...and we all heaved a collective sigh of relief.
As if life hadn’t been hectic enough already
- things now moved into overdrive!
On the 16th of September at 4pm (Irish time) the Julia set sail from Finland to Cork, via Swansea (for berthing trials). She arrived at Swansea on the 22nd September, successfully berthed at the ro-ro terminal, and, after a brief stay in Swansea, set sail again for Cork.
She arrived in Cork City on the 25th September, where she berthed at Horgan’s Quay in the centre of the city until the end of January 2010 - while a crew were recruited, and essential maintenance work was undertaken.
Coincidentally - the presence of this beautiful ship in the centre of Ireland’s second city was a great opportunity to gain some free publicity for the new service - and she was soon sporting a massive promotional banner across her stern!
Amateur radio enthusiasts in Ireland and Swansea ran a series of ‘special event stations from September to March (2010) under the callsigns EI2GBW and GB2EI - with a special award certificate available to operators working both of the stations. There were plans to operate from the ship herself - but these fell foul of marine legislation and had to be cancelled at the last minute.
In early October the initial ‘placeholder’ Fastnet Line website was updated to include information about sailing schedules, photos of inside and outside the ship, contact information, FAQs and a whole lot more. Meanwhile, Fastnet Line were busy recruiting key staff to work in sales, marketing and operations - everything being focussed on the planned sailing date of March 1st 2020.
The new service came one step further in December when the online booking engine went live. After a couple of fairly frantic days as the initial systems were debugged and refined, booking went from strength to strength - and there was tremendous optimism surrounding the service.
An early Christmas present for the project was the announcement of €400,000 funding by Cork County Council and Cork City Council, and the launching of a Business expansion scheme at (€50k per bond) for larger investors.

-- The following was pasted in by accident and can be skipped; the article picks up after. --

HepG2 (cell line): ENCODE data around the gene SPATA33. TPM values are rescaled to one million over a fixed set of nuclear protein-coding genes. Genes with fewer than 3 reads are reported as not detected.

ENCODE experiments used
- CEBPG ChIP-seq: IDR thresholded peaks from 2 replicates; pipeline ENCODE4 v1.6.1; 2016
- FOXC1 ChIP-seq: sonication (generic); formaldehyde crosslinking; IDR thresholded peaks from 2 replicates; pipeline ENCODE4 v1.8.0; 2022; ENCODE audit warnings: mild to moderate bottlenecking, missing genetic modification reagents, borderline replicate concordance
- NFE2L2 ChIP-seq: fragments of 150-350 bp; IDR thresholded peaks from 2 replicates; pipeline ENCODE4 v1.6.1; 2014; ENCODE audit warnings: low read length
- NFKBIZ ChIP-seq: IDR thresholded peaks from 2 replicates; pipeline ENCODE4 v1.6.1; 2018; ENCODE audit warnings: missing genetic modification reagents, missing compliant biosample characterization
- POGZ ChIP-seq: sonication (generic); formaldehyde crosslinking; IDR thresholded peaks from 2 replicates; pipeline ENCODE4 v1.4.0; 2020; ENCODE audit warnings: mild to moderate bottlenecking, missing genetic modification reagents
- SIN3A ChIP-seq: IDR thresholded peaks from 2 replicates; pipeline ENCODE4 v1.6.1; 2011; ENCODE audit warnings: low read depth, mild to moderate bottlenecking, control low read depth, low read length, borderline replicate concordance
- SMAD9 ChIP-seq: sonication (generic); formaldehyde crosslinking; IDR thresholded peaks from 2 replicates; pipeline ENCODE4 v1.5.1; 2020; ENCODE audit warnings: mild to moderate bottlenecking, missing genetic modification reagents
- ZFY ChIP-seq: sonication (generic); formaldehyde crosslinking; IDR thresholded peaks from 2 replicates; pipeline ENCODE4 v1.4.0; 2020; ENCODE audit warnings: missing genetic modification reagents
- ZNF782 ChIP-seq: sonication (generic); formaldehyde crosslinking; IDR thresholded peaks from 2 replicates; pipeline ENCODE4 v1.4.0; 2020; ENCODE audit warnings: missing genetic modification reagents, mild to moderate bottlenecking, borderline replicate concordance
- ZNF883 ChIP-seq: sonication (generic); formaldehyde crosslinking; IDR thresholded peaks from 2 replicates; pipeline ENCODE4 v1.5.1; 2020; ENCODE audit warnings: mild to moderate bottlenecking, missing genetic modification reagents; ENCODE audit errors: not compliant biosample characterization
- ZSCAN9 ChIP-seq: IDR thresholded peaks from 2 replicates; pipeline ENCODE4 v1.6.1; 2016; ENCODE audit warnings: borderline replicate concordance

2010 - the dawn of a new era
In January it was announced that Kerry County Council would also be investing in the ferry, to the tune of €50,000.
Bookings for the new ferry had topped the 1,700 mark - with considerable interest from coach tours and group bookings.
In the last week of January, Julia set sail on the short voyage from her overwintering berth at Horgan’s Quay down to the ro-ro ferryport at Ringaskiddy for berthing trials. Everything went well - and she set sail on 31st January to Swansea Dock for dry-docking, some internal refurbishment work, and her annual safety certification.
The Co-op’s own Conor Buckley was honoured as Cork Person of the Year - for his tremendous efforts in making the dream of a new ferry link into a reality.
Fastnet Line again hit the news with the revelation that online bookings now totalled more than half a million euro - not bad for only five weeks!
We’ve already exceeded our own passenger targets for March and April - said a delighted Tom Barrett - CEO Fastnet Line
Paul O’Brien (General Manager, Co-op) said - We have had fantastic support from Cork city and county councils as well as from Swansea City Council and the Welsh Assembly. I think everyone realises just what an important tourism asset this link represents...”
After dry-docking in Swansea, and some minor delays due to certification issues, Julia commenced her regular scheduled service between Swansea and Cork on March 10th - nearly 2 years after the campaign started and 3 1/2 years after the previous service ceased.